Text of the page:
Heart Girls’ College Performing Arts Department proudly presents:
WAR OF THE WORLDS - The Panic Broadcast
An alien invasion throws humanity into chaos in the classic
sci-fi novel War of the Worlds…
But all it took to cause real-life panic in the streets was Orson Welles's 1938 radio adaptation, which listeners took for news. Now nearly 81 years later, Sacred Heart Girls College recreates the colourful events surrounding the infamous evening, including the original broadcast.
Complete with a live sound effects team, musicians and
vintage commercials the senior
drama students bring to the stage, this radio-play-within-a-radio-play.
A thrilling homage to the famous 1938 radio broadcast that sent America into a panic
Orson Welles was only 23 years old when his Mercury Theatre company decided to update H.G. Wells’ 19th-century science fiction novel War of the Worlds for national radio.
The show began on Sunday, October 30th at 8 pm and caused a nationwide panic with many terrified listeners convinced that an actual alien invasion of Earth was taking place. Perhaps as many as a million radio listeners believed that a real Martian invasion was underway.
"We know now that in the early years of the 20th century, this world was being watched," began the narration and the rest is history.....
“War of the Worlds” was not planned as a radio hoax, and
Welles had little idea of the havoc it would cause. Panic broke out across the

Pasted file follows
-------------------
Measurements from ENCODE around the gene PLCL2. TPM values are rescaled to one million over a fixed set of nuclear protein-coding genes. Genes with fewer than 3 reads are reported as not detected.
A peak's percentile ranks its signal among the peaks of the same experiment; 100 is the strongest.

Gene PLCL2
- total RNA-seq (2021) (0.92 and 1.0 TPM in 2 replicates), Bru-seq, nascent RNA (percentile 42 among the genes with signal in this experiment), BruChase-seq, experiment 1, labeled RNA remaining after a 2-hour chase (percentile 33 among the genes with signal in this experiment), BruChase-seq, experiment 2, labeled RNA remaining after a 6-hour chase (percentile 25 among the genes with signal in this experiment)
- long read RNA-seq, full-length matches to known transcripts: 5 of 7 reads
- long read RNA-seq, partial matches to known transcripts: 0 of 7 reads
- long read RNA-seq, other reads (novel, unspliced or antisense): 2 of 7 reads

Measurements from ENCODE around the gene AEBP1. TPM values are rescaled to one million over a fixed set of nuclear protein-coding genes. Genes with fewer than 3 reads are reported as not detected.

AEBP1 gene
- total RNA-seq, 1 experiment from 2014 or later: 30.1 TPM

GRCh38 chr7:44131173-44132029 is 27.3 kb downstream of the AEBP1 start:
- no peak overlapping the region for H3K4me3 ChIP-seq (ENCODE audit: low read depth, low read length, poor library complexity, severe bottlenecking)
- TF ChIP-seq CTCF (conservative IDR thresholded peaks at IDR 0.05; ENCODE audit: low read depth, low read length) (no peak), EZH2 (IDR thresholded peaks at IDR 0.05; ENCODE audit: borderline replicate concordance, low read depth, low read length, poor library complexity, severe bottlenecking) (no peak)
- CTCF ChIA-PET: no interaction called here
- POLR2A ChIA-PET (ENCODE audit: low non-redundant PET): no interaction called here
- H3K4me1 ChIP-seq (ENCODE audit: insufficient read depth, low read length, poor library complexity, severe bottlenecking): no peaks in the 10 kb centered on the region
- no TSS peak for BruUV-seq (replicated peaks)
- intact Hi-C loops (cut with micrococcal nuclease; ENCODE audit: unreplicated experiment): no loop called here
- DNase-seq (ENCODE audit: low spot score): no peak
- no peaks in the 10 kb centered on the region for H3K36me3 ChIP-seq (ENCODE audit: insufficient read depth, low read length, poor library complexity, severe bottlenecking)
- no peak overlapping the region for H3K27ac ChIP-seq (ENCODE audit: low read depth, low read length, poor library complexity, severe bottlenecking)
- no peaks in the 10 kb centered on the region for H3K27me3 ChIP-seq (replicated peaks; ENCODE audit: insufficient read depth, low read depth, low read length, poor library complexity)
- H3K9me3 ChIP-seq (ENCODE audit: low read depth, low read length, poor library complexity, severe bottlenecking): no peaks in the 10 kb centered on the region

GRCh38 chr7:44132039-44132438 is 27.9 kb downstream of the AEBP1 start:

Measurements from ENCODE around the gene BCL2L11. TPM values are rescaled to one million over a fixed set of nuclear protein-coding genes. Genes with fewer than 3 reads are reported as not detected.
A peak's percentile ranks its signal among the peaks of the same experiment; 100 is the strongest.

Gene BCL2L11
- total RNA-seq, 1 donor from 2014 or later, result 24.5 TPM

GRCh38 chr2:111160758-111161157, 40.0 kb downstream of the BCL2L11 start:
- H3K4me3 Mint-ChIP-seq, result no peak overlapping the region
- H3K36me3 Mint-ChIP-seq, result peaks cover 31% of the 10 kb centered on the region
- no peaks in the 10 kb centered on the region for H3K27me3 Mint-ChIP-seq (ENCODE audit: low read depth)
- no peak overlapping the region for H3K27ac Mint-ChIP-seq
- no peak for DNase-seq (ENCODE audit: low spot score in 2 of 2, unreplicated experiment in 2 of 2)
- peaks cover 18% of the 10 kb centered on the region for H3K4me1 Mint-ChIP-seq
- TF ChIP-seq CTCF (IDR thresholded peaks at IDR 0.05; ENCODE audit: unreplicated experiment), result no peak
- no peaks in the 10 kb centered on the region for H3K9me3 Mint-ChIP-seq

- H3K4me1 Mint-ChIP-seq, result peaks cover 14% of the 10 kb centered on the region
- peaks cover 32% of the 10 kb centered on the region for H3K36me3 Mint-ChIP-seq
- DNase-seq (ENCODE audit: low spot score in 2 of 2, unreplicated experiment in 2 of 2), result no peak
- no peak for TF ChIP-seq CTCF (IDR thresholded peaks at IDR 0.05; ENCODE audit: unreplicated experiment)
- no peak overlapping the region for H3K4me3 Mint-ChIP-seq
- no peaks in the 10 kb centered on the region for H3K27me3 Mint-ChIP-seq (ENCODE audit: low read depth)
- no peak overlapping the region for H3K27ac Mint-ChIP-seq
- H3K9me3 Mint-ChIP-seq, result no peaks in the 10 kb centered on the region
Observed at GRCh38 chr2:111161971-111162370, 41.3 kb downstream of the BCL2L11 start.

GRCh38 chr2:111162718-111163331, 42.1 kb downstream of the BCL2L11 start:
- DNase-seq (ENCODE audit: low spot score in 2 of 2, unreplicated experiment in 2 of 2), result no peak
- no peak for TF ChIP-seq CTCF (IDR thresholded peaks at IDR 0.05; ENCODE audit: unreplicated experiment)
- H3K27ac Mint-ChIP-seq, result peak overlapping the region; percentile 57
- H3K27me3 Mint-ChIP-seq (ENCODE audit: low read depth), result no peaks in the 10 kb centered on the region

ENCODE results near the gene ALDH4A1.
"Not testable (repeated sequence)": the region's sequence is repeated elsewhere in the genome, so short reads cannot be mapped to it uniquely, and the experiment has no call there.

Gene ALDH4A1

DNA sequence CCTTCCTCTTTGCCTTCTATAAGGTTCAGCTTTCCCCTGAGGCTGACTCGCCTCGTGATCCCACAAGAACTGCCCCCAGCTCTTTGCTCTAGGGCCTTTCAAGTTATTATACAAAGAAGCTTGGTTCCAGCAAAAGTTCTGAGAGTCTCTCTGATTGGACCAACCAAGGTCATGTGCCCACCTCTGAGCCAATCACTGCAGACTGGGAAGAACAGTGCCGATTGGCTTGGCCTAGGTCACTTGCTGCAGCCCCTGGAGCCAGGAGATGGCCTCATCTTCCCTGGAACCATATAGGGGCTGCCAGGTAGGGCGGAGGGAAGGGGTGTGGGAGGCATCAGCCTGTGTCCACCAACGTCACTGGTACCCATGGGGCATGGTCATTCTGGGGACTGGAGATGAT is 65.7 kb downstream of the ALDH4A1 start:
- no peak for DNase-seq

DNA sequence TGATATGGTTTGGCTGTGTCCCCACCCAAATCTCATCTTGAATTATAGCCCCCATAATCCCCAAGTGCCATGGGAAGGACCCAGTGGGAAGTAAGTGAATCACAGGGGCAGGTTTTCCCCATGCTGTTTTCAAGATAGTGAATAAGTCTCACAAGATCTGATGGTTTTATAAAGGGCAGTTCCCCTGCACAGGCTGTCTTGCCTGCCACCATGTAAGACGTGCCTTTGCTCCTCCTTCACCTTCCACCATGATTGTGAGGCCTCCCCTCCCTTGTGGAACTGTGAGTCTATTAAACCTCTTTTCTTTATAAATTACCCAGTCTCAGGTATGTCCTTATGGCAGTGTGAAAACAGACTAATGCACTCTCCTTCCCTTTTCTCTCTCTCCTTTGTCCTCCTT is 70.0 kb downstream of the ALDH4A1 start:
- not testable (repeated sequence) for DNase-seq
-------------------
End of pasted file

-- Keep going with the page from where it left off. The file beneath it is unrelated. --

country. In New Jersey, terrified civilians jammed highways seeking to escape
the alien marauders. People begged police for gas masks to save them from the
toxic gas and asked electric companies to turn off the power so that the Martians
wouldn’t see their lights. One woman ran into an Indianapolis church where
evening services were being held and yelled, “New York has been destroyed! It’s
the end of the world! Go home and prepare to die!”
Fear, anxiety, and foreboding of the future were the dominant emotions of the time as the country emerged from the Depression accompanied by news bulletins about Hitler and "disaster after disaster," such as the Lindbergh kidnapping and the crash of the Hindenburg. As President Franklin D. Roosevelt said at his inauguration in 1932 that "the only thing we have to fear is fear itself,"
This radio-play-within-a-radio-play is a thrilling homage to the form’s golden age and a timely reminder of what fear can do to a society.